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Film series opens with stories of women and nonviolence in Colombia

NORTH NEWTON, KAN. – The Kansas Institute for Peace and Conflict Resolution, located at Bethel College, begins its spring film series April 14 with We Women Warriors (Tejiendo Sabiduría).

The 82-minute documentary screens at 7 p.m. in Krehbiel Auditorium in the Fine Arts Center. The film is free and open to the public, with a freewill offering taken to support the work of KIPCOR.

We Women Warriors – written, directed and produced by Nicole Karsin – tells the story of three indigenous women in Colombia who use nonviolent methods to fight for their people’s survival.

After the showing of the film, Jennifer Chappell-Deckert, senior mediator and trainer at KIPCOR and an instructor for Bethel’s Department of Social Work, recently returned from three years in Colombia with her family under Mennonite Central Committee, will lead a talk-back session.

Chappell-Deckert never met any of the three women featured in the film – Doris Puchana, Ludis Rodriguez and Flor Ilva Trochez – but for much of her time in Colombia, she worked with people, mostly women, whose stories were very similar.

The people came to the church in Bogotá where Chappell-Deckert was based “looking for assistance because they were being threatened for the same reasons as in the movie – for speaking up about the murder of a family member, for community organizing, for resisting the activities of the government or paramilitary groups,” she says.

Puchana is a young Awá tribal leader trying to protect a group of internal refugees fleeing combat between the Colombian army and guerrillas.

Rodriguez, a widow and mother of three, spent a year in prison after being framed on false charges of rebellion. When she returns to her Kankuamo village, she forms a weaving cooperative with other victims of the systematic murders perpetrated by paramilitary groups.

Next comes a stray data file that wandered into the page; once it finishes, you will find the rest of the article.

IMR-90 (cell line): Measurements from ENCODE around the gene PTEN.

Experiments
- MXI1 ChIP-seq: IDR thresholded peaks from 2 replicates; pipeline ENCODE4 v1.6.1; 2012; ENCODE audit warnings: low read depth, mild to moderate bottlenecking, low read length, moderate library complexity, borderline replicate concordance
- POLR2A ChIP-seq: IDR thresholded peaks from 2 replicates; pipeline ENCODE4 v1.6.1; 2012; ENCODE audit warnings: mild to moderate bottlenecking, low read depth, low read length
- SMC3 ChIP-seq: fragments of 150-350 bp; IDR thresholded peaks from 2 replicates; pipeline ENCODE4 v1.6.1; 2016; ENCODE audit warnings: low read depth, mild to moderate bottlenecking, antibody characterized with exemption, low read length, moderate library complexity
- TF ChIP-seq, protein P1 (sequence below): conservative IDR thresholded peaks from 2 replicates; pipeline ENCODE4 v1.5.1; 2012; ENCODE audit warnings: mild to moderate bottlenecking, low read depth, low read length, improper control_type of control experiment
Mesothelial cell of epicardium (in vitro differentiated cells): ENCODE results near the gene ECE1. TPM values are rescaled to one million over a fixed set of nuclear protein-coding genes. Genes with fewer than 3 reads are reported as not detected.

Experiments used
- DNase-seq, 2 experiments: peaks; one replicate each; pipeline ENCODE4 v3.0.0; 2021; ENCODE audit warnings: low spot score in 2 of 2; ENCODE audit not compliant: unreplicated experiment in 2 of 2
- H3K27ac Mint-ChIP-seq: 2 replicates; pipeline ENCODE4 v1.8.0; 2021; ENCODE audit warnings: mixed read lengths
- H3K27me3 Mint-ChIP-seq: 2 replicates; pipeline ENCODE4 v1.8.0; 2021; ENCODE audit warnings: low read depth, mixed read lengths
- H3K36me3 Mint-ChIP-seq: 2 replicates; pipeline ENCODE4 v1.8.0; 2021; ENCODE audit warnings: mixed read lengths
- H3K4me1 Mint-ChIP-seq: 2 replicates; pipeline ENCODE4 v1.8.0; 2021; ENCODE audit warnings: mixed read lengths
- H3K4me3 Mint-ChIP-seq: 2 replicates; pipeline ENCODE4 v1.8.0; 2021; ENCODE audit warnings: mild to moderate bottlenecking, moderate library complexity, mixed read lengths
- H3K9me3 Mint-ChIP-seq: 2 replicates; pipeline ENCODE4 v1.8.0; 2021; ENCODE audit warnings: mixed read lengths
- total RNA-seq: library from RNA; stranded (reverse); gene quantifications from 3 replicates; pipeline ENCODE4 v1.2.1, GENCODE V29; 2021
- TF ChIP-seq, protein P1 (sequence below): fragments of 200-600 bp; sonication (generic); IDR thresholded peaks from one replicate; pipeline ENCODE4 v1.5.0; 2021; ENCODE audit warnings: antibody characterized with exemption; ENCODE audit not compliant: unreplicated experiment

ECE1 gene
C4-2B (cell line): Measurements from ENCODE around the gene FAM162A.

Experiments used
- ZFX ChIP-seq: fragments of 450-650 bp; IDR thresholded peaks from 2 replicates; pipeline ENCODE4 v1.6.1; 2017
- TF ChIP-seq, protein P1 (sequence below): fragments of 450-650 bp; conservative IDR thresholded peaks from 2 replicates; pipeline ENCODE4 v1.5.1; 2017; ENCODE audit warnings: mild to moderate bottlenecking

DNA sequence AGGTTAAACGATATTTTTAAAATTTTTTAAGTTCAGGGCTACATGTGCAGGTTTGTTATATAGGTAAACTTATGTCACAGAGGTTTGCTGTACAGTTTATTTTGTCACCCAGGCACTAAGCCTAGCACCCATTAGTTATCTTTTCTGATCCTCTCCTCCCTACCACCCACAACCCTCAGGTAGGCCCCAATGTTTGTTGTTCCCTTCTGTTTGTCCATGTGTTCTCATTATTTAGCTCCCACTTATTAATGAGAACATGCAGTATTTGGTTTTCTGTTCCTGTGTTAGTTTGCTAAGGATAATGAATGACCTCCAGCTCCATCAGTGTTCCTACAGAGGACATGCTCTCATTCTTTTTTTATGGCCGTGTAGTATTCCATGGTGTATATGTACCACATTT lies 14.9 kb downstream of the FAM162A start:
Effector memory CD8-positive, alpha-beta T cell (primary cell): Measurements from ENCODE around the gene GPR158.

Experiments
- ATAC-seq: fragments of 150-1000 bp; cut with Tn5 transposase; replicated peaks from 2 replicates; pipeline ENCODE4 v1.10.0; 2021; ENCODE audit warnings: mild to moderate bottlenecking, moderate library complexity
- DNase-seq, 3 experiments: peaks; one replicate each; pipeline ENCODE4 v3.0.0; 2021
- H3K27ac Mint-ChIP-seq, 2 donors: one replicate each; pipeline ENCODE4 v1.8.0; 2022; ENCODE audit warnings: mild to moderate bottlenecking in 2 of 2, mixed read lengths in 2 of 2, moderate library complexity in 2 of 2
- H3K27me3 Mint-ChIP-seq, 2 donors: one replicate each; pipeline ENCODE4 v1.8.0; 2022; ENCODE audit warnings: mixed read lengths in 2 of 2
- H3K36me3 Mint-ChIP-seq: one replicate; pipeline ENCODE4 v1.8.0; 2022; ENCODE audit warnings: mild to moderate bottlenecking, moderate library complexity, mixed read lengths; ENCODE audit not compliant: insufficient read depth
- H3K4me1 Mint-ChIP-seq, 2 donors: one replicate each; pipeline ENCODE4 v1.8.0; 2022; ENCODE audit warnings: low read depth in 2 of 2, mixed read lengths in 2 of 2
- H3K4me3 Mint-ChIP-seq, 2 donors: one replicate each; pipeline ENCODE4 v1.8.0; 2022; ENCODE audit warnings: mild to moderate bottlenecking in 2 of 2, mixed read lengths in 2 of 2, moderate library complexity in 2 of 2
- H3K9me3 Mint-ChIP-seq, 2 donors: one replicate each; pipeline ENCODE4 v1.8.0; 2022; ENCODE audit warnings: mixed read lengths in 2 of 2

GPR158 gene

Trochez was the first woman elected to lead her 300-year-old Nasa tribal government. She faces a crisis caused by police barracks that endanger civilians by placing them in the rebels’ line of fire. After the army kills an 11-year-old boy, Trochez spearheaded a movement in which some15,000 Nasa villagers collectively dismantled the barracks. 

Chappell-Deckert noted that the United States recently passed a fair trade agreement with Colombia (it went into effect a little less than a year ago, May 15, 2012) that “requires that human rights violations are no longer happening in Colombia,” she says.

“One reason it’s important for North Americans to see this film,” she says, “is because we don’t get an accurate picture from our government of what things are like in Colombia. Human rights violations are still very prevalent, especially surrounding large corporate interests.

“The second thing we need to realize is that many of the North American business interests in Colombia, especially related to lumber and energy sources are [directly] affecting people’s lives and well-being in Colombia.”

Chappell-Deckert also noted that every April for the past number of years, the MCC Central States office in North Newton has encouraged local churches to participate in a national MCC campaign called Days of Prayer and Action for Colombia (see washington.mcc.org/days), centered on the final weekend, April 28-29 this year.

KIPCOR hopes showing We Women Warriors will help build awareness for this campaign.

Filmmaker Nicole Karsin covered Colombia’s armed conflict as an  independent journalist for a U.S. audience from 2002-09. She formed Todos Los Pueblos Productions LLC in 2007 with the goal of moving audiences to action through artful, character-driven films about global struggles for human rights and dignity.

We Women Warriors premiered in August 2012 in New York City and Los Angeles.

For more information about the showing of We Women Warriors, contact KIPCOR at 316-284-5217.

The film series continues May 9 with Harvest of Empire, about immigration from Central and South America to the United States. Hamilton Williams, Bethel College associate professor of social work, will lead the talk-back session.

Bethel College is the only private college in Kansas listed in the 2012-13 Forbes.com analysis of premier colleges and universities in the United States and ranks in the top five “Best Baccalaureate Colleges” in the Washington Monthly annual college guide for 2012-13. The four-year liberal arts college is affiliated with Mennonite Church USA. For more information, see www.bethelks.edu.